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Nürburgring Of Nevada - Event

The curious tale of a hill, a Porsche, cowboys, ghosts and a duck!

By , Photography by Drew Phillips,

The Spectre 341 Challenge is one of those peripheral motorsport events car enthusiasts frequently come across. The concept seems interesting and the cars astounding, but somehow it gets lost in the fog of everything else that’s going on.

Formerly known as the Virginia City Hillclimb or the Nürburgring of Nevada, we were invited to attend this year’s event because of the increasing European car presence in what has become something of a musclecar affair.

We were delighted to visit because we’d always wanted to witness it firsthand: to tick it off the bucket list. We hoped for an entertaining weekend, and could never have predicted the unforgettable experience that will remain with us forever.

The highlights are a low-key event that’s fun for both participants and spectators, with epic machinery tackling a mountain course that’s claimed too many victims over the years. It’s set among old mining towns dating back to the goldrush era, and the venue revives its past with cowboy re-enactments to entertain tourists.

Before we could discover the delights of Virginia City, NV we needed to scope the competition. We’d seen some BMWs and Minis in the paddock area that occupied the parking lot of the Silverland Inn. But as we started poking around, nothing grabbed our attention.

There were several Porsches, a Ferrari California, Aston Martin Vantage and a single Mini, but all were relatively stock and, if we’re honest, rather uninspiring. Furthermore, none of the M3s were running and we began to lose hope.

But as we kicked the tires in a row of Camaros, Mustangs and Corvettes, we spied an ungodly sight. Being unloaded at the far end of the paddock was the Porsche 911 from heaven (or perhaps hell, depending on your perspective).

Decked out in cartoon-size fenders and spoilers, it had the feel of the Rauh Welt 911s from Japan (et 11/10) and was similarly rough around the edges. Yet it looked battle hardened and we were confident we’d found our Euro champion to tackle the Detroit denizens.

We couldn’t decide whether we were more enthralled by the ’74 911 or its 57 year-old owner Duck Fuson. “It’s a long story but the nickname was given to me by a Hell’s Angel,” he explained at the sight of our furrowed brows.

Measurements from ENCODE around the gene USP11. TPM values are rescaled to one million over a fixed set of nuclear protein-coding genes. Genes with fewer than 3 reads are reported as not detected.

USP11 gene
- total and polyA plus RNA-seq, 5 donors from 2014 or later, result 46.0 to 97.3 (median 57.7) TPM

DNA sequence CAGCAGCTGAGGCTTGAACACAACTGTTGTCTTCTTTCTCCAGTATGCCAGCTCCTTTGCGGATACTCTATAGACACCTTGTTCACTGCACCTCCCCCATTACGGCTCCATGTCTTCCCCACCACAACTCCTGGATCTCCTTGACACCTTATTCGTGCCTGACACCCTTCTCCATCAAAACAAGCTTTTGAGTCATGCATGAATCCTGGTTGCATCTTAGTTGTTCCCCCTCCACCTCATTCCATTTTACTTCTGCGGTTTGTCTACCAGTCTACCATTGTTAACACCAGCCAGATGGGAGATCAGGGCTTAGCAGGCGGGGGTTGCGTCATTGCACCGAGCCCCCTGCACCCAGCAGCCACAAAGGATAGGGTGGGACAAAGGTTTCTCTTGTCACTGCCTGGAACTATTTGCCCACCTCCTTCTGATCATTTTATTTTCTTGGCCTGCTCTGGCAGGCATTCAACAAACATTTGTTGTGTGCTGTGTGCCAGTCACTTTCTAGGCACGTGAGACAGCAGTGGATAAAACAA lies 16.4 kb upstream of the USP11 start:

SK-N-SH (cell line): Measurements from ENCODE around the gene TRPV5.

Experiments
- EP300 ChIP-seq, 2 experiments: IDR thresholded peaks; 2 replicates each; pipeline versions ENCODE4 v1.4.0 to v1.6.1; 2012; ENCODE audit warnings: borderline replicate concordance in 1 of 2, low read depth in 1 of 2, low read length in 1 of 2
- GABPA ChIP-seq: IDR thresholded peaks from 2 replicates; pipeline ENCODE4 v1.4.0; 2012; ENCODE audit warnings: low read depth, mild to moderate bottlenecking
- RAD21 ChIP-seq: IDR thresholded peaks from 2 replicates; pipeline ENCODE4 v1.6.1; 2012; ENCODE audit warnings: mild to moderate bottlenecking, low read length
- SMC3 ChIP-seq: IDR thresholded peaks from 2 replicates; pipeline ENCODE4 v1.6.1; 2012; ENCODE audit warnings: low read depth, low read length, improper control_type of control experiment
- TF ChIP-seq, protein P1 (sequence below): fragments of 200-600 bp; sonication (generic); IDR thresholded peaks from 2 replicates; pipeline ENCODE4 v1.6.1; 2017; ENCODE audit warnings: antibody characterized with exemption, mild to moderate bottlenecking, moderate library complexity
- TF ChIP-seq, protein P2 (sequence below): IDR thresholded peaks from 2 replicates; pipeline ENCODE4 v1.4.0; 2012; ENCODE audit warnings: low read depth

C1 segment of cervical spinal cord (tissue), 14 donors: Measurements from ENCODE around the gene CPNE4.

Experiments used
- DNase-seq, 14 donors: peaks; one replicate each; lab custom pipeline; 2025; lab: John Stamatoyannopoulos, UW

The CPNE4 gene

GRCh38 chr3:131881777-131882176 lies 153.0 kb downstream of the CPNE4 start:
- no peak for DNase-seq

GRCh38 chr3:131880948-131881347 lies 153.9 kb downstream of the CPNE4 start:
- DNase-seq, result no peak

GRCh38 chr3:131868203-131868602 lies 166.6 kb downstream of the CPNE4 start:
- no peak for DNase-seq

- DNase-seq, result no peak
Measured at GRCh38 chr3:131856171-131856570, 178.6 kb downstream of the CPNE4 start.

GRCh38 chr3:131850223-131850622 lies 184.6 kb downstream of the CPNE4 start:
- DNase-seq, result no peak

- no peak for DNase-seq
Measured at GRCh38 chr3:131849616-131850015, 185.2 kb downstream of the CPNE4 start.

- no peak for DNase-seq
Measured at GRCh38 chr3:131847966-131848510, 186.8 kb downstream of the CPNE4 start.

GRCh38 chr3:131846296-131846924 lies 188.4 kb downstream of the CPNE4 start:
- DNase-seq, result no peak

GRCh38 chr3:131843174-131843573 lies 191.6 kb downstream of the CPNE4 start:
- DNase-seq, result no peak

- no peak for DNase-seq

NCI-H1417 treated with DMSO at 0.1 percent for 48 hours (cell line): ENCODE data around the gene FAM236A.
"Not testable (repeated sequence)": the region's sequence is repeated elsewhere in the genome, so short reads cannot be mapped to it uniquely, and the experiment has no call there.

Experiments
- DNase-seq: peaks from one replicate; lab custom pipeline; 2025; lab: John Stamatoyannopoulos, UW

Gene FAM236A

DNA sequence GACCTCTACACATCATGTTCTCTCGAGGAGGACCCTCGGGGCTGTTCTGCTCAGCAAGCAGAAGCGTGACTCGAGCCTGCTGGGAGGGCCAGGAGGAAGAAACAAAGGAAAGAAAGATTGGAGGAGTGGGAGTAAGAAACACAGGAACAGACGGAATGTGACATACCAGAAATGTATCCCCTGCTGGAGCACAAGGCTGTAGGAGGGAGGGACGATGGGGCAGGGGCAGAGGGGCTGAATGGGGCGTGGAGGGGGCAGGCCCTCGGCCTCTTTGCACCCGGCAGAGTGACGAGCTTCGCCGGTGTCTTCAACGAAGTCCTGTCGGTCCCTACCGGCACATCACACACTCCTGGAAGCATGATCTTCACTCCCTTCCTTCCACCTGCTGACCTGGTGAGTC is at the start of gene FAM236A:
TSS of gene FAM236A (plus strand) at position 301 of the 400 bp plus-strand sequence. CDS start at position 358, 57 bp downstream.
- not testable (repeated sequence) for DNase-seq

His 911 had been upgraded with ’98 993 body panels and modified 3.6L turbo engine to make it more potent. And when it’s not racing, the fenders, side skirts, rear wing and front spoiler are removed, giving Duck a road-legal Sunday driver.

It looked utterly spectacular despite its age but we were rather concerned that by concentrating on one car we’d put all our eggs in one basket: gambling on a Duck, so to speak.

He certainly knew his way up the hill, having raced the course many times in the ’90s. Being local and canny, he would occasionally drive over to Virginia City to re-acquaint himself with Route 341’s many corners, even using Google maps and in-car videos for assistance.

The Climb
With predominantly amateur drivers and mildly-tuned cars, it quickly became apparent who would be fighting for the lead. Yet in order to avoid competitors pushing too hard, times weren’t officially released until the end of the each day.

After Saturday’s runs, it was basically a two-horse race. Our gamble had paid off. Duck was knocking on the door of last year’s winner, Lou Gigliotti in his 742whp ’10 Corvette ZR1. With the two cars parked alongside each other in the paddock, the mind games began.

Realizing he was in with a shot at the title, and remembering a slight misfire on his later runs, Duck woke early on Sunday to collect spare parts. His participation, finalized at the last minute, meant he was rather disorganized.

We found him changing plugs to stop “shooting ducks” – his reference to the misfire. He also added spacers to the front wheels in an effort to increase both grip and stability with the wider track.

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